Life sciences The life sciences comprise the fields of science that involve the scientific study of living organisms – such as microorganisms, plants, animals, and human beings – as well as related considerations like bioethics. While biology remains the centerpiece of the life sciences, technological advances in molecular biology and biotechnology have led to a burgeoning of specializations and interdisciplinary fields.[1] Some life sciences focus on a specific type of life. The life sciences are helpful in improving the quality and standard of life. There is considerable overlap between many of the topics of study in the life sciences. Topics of study[edit] Affective neuroscience[edit] Anatomy[edit] Sagittal MRI scan of the head Astrobiology[edit] Biochemistry[edit] A schematic of hemoglobin. Biocomputers[edit] Biocomputers use systems of biologically derived molecules, such as DNA and proteins, to perform computational calculations involving storing, retrieving, and processing data. Biocontrol[edit]

10+ Visitenkarten die Ihr Unternehmen lange in Erinnerung halten Guerilla Marketing Visitenkarten Visitenkarten sind das Aushängeschild eines Unternehmens. Schon mit dem einfachsten aller Werbemittel, mit der Visitenkarte können sie ihren Kunden ihre Individualität und ihre Kreativität beweisen. 10+ ausgefallene Visitenkarten Ideen 1 – Die Bastel einen Stuhl Visitenkarte Die Bastel einen Stuhl Visitenkarte Die Bastel einen Stuhl Visitenkarte2 2 – Die gebackene Visitenkarte Die gebackene Visitenkarte Die gebackene Visitenkarte2 3 – Die gute Laune Visitenkarte Die gute Laune Visitenkarte Die gute Laune Visitenkarte2 Die gute Laune Visitenkarte3 Die gute Laune Visitenkarte4 4 – Die Karton Visitenkarte Die Karton Visitenkarte 5 – Die Knoten Visitenkarte Die Knoten Visitenkarte Die Knoten Visitenkarte2 6 – Die Make-up Artist Visitenkarte Die Make-up Artist Visitenkarte Die Make-up Artist Visitenkarte2 7 – Die Werkzeug Visitenkarte Die Werkzeug Visitenkarte Die Werkzeug Visitenkarte2 8 – Die Yoga Studio Visitenkarte Die Yoga Studio Visitenkarte 9 – Die Zahnarzt Visitenkarte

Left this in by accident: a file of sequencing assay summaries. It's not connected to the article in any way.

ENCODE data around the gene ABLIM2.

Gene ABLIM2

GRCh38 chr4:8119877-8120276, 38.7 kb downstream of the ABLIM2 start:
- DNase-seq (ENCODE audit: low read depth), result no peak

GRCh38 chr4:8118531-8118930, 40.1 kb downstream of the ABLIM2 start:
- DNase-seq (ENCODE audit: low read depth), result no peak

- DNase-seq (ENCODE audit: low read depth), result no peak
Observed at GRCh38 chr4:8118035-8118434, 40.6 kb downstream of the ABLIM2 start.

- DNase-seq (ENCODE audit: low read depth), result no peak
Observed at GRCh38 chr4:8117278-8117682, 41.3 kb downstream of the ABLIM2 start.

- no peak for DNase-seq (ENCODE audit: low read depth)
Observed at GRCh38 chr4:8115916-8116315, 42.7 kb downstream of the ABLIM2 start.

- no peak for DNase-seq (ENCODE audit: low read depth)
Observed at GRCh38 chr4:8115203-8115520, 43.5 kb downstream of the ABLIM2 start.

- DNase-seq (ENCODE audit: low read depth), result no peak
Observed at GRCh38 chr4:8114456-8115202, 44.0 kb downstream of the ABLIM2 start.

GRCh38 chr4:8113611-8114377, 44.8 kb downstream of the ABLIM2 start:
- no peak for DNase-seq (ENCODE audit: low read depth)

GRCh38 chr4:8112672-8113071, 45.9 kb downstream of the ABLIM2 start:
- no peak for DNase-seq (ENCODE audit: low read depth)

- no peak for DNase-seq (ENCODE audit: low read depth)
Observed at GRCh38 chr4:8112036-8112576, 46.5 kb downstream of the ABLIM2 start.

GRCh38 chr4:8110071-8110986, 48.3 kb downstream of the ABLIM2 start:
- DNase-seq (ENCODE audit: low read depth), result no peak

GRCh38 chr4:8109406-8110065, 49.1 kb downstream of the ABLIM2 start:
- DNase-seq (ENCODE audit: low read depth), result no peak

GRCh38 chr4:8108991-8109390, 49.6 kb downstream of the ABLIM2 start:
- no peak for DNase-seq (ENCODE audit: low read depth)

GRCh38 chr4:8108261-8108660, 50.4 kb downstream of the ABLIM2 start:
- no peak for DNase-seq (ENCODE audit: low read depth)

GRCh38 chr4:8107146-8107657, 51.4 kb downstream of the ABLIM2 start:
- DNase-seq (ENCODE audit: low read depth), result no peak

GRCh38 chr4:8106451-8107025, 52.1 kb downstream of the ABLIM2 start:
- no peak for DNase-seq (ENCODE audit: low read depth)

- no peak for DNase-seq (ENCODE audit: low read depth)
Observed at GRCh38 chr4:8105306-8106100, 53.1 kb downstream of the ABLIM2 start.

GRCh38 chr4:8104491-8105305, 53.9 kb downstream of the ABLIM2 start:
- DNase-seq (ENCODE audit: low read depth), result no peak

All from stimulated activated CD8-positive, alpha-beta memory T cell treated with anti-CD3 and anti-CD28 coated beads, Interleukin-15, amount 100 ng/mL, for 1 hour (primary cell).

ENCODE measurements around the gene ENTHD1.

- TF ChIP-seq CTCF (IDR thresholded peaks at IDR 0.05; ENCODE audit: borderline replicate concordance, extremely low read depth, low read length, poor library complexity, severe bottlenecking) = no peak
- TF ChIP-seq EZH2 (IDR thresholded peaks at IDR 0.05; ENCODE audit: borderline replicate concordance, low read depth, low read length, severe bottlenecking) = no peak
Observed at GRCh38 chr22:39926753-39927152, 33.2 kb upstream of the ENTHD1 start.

Mirages and Green Flashes Introduction First of all, what's a mirage? Mirages are not optical illusions, as many people (and Web sites!) think. Optical illusions, on the other hand, are perceptual quirks of human vision, in which the observer sees something that does not exist physically. In a mirage, there is at least one inverted image of some object. Often, a mirage contains multiple images, alternately erect and inverted. In addition, there are the recently-recognized “mock mirage” and Alfred Wegener's “late mirage” or Nachspiegelung. Mirages are distinguished from other refraction phenomena such as looming (visibility of distant objects usually hidden below the apparent horizon), towering (exaggerated vertical size of images), sinking (disappearance below the horizon of objects usually seen), and stooping (images squashed together vertically), in which an object may appear distorted, but not inverted. Common misconceptions Green flashes and mirages Another site with some good images is Olaf Squarra's pages.